Ever since purchasing a Prius in 2005, I’ve been yammering to anyone who will listen about how the dashboard changed my driving behavior. For those without a Prius, you are able to see your current miles per gallon and the average mpg for the current tank with a simple glance.
For some, this has transformed average folks to drive bare foot so they can maximize their mpg. Those completely obsessed join hypermilerclubs. And people like me simply pay a lot more attention to my mpg every time I drive. It’s my own personal driving scoreboard, and, yes, I still get a charge out when I average more than 50 mpg for an entire tank.
The point of this post is not to pay myself on the back for buying a Prius (in truth, Jamie convinced me it was the right thing to do – plus its $21k out-the-door price appealed to my miser tendencies); instead, the Prius is a great example of the power of incorporating instant feedback in your product to drive desired behavior.
Some other examples that hit home:
LinkedIn profile completeness: While many companies do this, LinkedIn stands out to me by providing a constant reminder of what remains to be completed in the right corner of my LI profile. While I don’t believe it’s been used as such, this would be a nice way to introduce new features to the existing LI user base. Millions of amped up professionals around the world will react if you tell them they are not 100% . . . “what do you mean I’m only 85% complete – how can I fix it”?
Yahoo Mail storage: Back in the pre-gmail days when you had to pay for usage above 2 MB of storage, Yahoo displayed a color-coded gauge in the top right corner of your account. When you went over 80% the gauge’s color changed from green to orange. Not surprisingly, the conversion rate to the paid service skyrocketed when users went from 79% to 80%. And yes, switching the green-to-orange threshold from 80% to 75% was quite effective too.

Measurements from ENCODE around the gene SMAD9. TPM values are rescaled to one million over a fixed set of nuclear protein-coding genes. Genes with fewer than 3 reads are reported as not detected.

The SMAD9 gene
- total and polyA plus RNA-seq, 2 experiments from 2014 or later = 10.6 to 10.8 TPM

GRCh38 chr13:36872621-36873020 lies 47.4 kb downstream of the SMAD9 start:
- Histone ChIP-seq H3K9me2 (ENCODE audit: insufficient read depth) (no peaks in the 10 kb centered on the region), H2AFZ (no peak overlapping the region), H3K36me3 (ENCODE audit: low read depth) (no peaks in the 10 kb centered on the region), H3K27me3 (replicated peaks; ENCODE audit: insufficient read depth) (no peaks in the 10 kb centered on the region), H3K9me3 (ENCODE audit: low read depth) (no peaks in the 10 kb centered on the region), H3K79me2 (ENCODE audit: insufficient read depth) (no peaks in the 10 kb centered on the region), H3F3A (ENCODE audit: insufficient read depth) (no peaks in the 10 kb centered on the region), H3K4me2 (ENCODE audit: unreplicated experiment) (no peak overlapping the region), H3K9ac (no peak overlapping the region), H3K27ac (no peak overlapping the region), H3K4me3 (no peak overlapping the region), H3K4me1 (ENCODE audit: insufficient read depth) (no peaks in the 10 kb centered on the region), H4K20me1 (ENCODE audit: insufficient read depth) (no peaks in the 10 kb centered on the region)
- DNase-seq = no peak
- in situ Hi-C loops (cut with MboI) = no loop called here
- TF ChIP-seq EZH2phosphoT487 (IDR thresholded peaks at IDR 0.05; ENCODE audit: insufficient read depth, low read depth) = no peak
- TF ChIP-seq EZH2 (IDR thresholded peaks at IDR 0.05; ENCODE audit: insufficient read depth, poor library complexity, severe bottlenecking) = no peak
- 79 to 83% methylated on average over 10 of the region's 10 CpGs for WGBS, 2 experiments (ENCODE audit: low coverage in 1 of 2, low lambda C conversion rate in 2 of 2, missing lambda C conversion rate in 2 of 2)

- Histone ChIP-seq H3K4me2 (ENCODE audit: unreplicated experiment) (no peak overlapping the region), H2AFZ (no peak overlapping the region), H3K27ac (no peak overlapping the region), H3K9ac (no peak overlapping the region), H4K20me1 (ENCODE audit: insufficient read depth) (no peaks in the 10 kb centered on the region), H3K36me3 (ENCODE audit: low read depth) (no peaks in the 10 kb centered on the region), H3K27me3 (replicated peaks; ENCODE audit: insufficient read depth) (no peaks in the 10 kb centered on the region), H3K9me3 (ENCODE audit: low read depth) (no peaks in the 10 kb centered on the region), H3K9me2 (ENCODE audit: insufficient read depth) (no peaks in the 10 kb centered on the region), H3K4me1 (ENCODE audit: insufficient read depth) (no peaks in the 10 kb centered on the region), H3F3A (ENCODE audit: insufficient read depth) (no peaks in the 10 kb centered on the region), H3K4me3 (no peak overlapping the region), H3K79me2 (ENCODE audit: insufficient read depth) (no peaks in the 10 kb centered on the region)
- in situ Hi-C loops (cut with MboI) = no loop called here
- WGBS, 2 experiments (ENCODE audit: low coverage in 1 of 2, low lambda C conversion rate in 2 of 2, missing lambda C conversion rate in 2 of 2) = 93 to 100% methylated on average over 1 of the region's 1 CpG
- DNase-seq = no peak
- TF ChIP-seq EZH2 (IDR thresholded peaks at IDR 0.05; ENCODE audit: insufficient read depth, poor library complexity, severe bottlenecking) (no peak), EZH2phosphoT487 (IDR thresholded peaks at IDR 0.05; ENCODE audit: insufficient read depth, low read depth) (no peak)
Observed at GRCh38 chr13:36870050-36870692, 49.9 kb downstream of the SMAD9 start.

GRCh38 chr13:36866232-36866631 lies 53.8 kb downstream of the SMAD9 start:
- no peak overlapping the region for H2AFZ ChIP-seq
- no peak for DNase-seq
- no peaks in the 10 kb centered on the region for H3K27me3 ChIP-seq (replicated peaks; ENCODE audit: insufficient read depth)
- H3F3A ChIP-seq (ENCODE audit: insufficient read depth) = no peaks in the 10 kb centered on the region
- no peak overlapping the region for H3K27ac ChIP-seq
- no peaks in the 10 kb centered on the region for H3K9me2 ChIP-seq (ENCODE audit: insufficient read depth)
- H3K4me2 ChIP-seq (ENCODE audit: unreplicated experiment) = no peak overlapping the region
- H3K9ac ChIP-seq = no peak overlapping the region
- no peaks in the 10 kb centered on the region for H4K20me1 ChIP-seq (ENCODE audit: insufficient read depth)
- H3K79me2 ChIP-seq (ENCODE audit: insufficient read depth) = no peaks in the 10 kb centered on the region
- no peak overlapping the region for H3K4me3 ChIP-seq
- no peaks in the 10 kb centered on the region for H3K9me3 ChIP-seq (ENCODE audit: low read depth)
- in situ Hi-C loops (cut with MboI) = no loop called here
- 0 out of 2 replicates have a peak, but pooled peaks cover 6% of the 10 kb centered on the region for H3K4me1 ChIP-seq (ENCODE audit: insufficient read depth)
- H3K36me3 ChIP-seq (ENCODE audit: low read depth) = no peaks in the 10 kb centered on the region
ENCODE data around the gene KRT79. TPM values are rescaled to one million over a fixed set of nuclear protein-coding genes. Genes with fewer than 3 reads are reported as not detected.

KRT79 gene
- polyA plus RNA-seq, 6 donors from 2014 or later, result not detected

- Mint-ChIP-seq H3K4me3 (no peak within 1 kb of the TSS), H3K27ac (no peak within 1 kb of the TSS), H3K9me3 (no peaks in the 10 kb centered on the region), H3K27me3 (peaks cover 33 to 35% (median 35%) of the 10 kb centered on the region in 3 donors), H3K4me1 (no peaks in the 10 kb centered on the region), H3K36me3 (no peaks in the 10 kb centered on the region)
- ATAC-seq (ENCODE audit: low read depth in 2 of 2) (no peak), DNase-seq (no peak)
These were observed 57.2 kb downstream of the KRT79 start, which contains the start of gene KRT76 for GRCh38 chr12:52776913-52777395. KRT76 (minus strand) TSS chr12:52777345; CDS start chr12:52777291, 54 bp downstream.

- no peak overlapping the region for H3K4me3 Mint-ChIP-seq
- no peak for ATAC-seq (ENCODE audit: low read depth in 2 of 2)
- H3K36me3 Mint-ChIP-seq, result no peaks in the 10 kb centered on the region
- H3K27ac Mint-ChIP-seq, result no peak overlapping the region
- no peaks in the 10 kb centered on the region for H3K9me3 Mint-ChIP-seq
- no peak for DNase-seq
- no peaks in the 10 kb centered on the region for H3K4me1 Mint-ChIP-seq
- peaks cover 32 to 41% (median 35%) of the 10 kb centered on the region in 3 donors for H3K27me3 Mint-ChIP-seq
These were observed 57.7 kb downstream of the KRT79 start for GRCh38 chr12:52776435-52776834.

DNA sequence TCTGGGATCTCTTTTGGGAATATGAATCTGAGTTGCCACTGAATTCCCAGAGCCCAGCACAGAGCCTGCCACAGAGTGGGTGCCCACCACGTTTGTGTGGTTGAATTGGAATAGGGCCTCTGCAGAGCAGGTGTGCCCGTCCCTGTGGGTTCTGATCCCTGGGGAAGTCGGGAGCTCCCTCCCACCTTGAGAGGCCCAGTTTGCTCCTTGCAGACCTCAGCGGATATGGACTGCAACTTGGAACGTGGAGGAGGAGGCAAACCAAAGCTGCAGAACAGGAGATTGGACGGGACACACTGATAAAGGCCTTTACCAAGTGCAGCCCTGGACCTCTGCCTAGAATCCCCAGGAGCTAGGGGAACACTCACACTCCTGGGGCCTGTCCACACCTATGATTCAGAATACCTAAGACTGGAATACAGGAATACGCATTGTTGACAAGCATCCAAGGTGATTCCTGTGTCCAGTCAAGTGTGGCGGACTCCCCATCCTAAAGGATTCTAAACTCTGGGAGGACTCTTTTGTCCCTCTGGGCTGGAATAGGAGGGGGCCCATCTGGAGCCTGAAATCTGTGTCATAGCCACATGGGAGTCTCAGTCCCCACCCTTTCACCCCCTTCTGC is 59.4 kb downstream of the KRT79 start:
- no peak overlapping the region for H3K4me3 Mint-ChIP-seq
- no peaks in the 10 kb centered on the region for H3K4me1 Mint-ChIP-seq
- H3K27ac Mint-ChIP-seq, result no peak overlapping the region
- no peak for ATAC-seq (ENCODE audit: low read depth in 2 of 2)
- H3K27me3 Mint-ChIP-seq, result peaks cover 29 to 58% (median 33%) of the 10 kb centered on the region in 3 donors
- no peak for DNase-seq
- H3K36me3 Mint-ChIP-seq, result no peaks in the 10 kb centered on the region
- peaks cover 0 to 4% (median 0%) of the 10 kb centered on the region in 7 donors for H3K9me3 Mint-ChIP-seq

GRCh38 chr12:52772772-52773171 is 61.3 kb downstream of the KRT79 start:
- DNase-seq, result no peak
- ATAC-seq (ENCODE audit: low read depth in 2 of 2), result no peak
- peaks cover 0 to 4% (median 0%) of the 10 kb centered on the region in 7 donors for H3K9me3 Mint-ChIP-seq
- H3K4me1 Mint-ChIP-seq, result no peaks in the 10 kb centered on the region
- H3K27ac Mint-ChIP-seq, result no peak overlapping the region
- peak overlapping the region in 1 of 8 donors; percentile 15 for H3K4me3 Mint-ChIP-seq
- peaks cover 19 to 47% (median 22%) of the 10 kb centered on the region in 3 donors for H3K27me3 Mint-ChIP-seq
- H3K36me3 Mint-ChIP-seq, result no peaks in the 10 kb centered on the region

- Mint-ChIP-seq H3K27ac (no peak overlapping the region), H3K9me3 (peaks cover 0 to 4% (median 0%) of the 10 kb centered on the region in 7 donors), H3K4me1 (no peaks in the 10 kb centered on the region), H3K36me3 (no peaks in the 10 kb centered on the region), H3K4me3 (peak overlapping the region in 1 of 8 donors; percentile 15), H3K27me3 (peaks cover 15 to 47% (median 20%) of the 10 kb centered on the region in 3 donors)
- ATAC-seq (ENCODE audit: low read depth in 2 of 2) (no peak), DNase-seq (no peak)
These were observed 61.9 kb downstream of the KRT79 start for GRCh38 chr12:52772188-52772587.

Little League baseball: One of the 8 year olds on our team is having a hard time making contact with the ball. He is getting a lot of advice from his parents, the other coaches and players on what he is doing wrong. Since it’s coach pitch, and I’m the pitcher, I usually have their attention. The most important thing for him is to keep his eyes on the ball. Last night, before his first at bat, I told him to yell out “Hit” as loud as he could when he saw the ball hit the bat. He looked at me strangely as I am am usually telling the kids to keep quiet. Fortunately, it worked and he sported a huge grin when he ran down to first base after he hit it. He yelled “Hit” the next 2 times up and hit the ball hard each time for his best game this year.
Palo Alto utilities: Palo Alto lets me see how much water, electricity and gas I use each month with easy comparisons to the prior year’s usage. I keep track of this and use it to gauge the impact of adding new energy-friendly light bulbs. A good next step would be to alert me if my usage was +/- 25% from the previous period. I would have welcomed this when a slow leak resulted in a $750 water bill last January.
Building instant feedback into your product experience to drive desired use cases will not only increase user delight and the ensuing word-of-mouth spread, but it will also make your contact strategy more effective as your timely trigger email will have much higher conversion rates.
(bare feet photo courtesy of bark)
Written by Rich Pearson, Republished with Permission From Rich Pearson’s Posterous